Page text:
Federal Register of Legislation - Australian Government

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Standards/Other as made
This instrument amends the Poisons Standard February 2017 to remove references to m-aminophenol, Resorcinol and 2-chloro-6-(ethylamino)-4-nitrophenol, it also amends the entry for 2,4-diaminophenoxyethanol.
Administered by: Health
Registered 31 Jan 2017
Tabling HistoryDate
Tabled HR07-Feb-2017
Tabled Senate07-Feb-2017
Date of repeal 02 Feb 2017
Repealed by Division 1 of Part 3 of Chapter 3 of the Legislation Act 2003

EXPLANATORY STATEMENT

 

Subject:           Therapeutic Goods Act 1989

Poisons Amendment (2017 Measures No. 1) Instrument 2017

 

The Therapeutic Goods Act 1989 (the TG Act) provides for the establishment and maintenance of a system of controls for the quality, safety, efficacy and timely availability of therapeutic goods that are used in Australia or exported from Australia.  The TG Act also provides for a framework for the state and territory governments to adopt a uniform approach to control the availability and accessibility, and to ensure the safe handling, of medicines and poisons in Australia.  The Therapeutic Goods Administration (the TGA), which is part of the Department of Health, is responsible for administering the TG Act.

Part 6-3 of the TG Act provides the basis for a uniform system of access controls for goods containing scheduled substances.  The scheduling of substances allows restrictions to be placed on their supply to the public, in the interests of public health and safety.  The scheduling of substances is aimed at minimising the risks of poisoning from, and the misuse or abuse of, scheduled substances.

Subsection 52D(2) of the TG Act (which is in Part 6-3) provides for the Secretary of the Department of Health, to amend the current Poisons Standard (known as the Standard for the Uniform Scheduling of Medicines and Poisons) or to prepare a document (a new Poisons Standard) that includes schedules containing the names or descriptions of substances, in substitution for the current Poisons Standard.

The Poisons Standard consists of decisions of the Secretary, regarding the classification of poisons into the different Schedules, signifying the degree of control recommended to be exercised over their availability to the public.

The TG Act establishes two expert advisory committees, the Advisory Committee on Medicines Scheduling (the ACMS) (section 52B) and the Advisory Committee on Chemicals Scheduling (the ACCS) (section 52C), which provide advice and make recommendations to the Secretary on matters relating to medicines and chemicals scheduling decisions.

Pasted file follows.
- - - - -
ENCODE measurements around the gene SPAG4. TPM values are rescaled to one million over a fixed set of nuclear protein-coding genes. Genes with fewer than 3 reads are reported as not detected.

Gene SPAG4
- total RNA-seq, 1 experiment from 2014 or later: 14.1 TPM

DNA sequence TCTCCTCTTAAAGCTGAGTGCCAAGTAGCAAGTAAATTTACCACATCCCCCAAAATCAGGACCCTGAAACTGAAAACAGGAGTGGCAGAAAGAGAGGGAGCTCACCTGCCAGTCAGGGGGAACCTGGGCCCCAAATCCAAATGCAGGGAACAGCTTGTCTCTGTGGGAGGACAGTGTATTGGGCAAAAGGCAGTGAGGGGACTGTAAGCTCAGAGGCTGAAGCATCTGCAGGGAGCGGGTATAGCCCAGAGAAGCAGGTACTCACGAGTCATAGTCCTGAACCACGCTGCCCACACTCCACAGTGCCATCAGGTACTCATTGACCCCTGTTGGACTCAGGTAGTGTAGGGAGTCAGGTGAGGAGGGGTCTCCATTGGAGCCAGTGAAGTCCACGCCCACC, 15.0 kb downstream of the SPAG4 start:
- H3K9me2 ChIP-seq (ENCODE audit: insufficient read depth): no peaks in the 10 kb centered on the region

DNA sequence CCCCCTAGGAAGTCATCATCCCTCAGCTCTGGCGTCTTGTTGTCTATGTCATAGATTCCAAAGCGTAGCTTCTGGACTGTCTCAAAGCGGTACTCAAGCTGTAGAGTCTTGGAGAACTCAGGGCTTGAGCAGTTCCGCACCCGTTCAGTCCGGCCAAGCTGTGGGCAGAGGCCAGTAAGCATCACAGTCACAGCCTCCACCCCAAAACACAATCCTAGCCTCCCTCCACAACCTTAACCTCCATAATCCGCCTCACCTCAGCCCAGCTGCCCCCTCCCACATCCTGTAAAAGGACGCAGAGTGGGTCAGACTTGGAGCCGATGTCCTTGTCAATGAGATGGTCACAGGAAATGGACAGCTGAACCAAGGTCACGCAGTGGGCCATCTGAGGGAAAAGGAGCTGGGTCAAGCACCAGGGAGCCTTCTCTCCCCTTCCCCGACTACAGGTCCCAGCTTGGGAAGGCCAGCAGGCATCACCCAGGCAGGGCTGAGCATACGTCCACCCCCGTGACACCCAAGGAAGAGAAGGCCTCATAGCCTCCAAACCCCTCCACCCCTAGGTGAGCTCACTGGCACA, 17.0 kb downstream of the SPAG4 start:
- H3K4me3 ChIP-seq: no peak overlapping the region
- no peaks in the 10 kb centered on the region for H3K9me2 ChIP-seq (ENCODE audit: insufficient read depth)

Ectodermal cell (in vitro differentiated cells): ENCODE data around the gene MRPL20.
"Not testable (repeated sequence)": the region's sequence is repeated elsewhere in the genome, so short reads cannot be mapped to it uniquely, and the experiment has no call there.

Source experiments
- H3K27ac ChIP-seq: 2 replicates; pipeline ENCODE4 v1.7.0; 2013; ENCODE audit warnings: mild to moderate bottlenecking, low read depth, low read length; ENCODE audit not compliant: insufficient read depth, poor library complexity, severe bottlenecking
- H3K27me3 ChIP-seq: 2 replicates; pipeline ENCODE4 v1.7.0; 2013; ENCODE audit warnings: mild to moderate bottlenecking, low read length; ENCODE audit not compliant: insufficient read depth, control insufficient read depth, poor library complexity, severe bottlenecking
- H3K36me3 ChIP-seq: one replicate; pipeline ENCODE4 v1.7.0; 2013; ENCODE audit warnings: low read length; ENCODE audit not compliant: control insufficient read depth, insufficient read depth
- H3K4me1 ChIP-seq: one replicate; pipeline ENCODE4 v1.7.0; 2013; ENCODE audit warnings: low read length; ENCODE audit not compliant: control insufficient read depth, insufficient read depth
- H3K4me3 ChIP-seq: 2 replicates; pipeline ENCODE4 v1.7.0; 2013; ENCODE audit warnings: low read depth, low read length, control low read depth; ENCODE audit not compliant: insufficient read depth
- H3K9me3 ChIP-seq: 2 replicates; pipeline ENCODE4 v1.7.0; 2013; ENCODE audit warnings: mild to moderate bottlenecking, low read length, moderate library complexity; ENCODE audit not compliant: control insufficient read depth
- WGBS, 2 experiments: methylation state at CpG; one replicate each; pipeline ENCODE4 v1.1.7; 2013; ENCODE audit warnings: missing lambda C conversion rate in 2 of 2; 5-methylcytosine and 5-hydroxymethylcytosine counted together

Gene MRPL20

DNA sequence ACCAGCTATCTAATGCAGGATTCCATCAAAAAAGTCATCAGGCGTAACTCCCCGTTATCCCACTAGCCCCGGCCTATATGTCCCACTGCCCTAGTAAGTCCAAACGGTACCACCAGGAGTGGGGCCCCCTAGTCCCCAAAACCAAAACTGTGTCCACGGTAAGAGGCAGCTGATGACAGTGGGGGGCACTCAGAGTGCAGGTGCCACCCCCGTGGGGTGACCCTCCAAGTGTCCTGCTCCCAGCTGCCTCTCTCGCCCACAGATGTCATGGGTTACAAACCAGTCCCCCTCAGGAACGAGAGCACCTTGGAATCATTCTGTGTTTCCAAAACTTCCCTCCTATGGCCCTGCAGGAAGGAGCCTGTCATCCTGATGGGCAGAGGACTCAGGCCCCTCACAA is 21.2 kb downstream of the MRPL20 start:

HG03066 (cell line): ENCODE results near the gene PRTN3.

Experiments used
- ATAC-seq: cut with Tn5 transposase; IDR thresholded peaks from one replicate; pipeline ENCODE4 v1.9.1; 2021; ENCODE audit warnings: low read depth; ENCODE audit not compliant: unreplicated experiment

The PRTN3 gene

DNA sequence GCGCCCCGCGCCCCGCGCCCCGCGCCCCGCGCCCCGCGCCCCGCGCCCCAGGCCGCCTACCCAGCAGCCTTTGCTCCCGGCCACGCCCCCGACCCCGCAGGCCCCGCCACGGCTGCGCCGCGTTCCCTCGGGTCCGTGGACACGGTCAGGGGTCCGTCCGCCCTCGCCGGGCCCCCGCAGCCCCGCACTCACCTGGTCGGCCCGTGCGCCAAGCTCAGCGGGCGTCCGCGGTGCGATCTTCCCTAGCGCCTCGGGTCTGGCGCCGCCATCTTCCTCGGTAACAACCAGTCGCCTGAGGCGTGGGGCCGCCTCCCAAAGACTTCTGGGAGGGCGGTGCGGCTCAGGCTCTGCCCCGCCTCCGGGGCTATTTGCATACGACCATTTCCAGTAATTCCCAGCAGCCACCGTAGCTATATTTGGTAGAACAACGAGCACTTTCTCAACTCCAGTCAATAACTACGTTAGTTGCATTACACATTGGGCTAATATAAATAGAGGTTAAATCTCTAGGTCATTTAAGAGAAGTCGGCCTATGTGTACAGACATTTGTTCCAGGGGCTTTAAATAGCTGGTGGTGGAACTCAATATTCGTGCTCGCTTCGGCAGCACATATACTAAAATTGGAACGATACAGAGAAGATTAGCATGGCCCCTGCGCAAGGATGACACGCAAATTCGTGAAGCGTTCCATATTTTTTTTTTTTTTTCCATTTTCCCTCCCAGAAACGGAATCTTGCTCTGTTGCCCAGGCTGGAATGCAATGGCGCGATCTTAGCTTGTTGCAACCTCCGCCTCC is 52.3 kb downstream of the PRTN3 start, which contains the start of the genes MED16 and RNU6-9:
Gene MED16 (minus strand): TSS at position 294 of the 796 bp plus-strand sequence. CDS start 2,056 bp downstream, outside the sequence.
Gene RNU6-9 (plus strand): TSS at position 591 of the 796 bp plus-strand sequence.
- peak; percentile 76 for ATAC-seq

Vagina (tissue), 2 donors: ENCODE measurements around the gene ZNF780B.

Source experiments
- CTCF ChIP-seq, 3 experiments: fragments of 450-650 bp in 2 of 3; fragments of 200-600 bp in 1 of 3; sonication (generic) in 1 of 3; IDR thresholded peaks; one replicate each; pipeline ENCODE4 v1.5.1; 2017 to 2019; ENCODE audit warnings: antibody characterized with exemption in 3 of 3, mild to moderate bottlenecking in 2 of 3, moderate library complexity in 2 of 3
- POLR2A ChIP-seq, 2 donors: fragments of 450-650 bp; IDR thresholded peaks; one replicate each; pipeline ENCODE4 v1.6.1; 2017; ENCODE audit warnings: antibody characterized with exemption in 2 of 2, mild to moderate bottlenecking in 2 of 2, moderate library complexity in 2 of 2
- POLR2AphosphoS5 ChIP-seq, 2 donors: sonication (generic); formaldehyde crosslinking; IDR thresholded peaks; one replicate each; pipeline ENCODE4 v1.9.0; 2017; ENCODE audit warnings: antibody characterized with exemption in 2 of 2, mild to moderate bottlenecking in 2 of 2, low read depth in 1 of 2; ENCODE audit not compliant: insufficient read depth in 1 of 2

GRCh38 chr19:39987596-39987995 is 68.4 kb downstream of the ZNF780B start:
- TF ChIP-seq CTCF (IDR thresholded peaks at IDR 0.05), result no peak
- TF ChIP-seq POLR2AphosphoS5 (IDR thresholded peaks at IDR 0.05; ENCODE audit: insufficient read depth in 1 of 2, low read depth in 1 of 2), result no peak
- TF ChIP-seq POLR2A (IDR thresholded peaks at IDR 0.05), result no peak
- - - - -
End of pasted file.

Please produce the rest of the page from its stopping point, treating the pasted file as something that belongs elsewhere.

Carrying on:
The purpose of this instrument is to amend the Poisons Standard February 2017.  The effect of the amendments is to remove the following substances from Schedule 6 of the Poisons Standard (including references to the substances in other parts of the Poisons Standard):

·         m-aminophenol;

·         Resorcinol;

·         2-chloro-6-(ethylamino)-4-nitrophenol;

 

The amendments also alter the wording of the entry for 2,4-diaminophenoxyethanol in schedule 6 and in Part 3 of Appendix F of Part 5 of Schedule 1 of the Poisons Standard February 2017. 

These chemicals were included in the February 2017 Poisons Standard following a delegate-only decision and consultation with the applicant. On publication of the delegate-only decisions, information was received from industry that the wording of the entries may require further amendment to account for the use of these chemicals in other industry sectors. Three chemicals have been withdrawn from the Poisons Standard, and the entry for 2,4-diaminophenoxyethanol has been amended to reflect the entry in the Poisons Standard November 2016 while these decisions are reviewed and advice is sought from the scheduling committees in accordance with the procedures set out in Subdivision 3D.2 of Part 6 of the Therapeutic Goods Regulations 1990.

The Poisons Standard is a legislative instrument for the purposes of the Legislation Act 2003 (the LA). However, section 42 (disallowance) of the LA does not apply (refer to subsection 52D(4A) of the TG Act). Because it is not disallowable, subsection 9(1) of the Human Rights (Parliamentary Scrutiny) Act 2011 does not require that the instrument be accompanied by a statement of compatibility with the human rights recognised under that Act.

The instrument commences on 1 February 2017, which means the amendments to the Poisons Standard February 2017 contained in this instrument are effective on and from that day.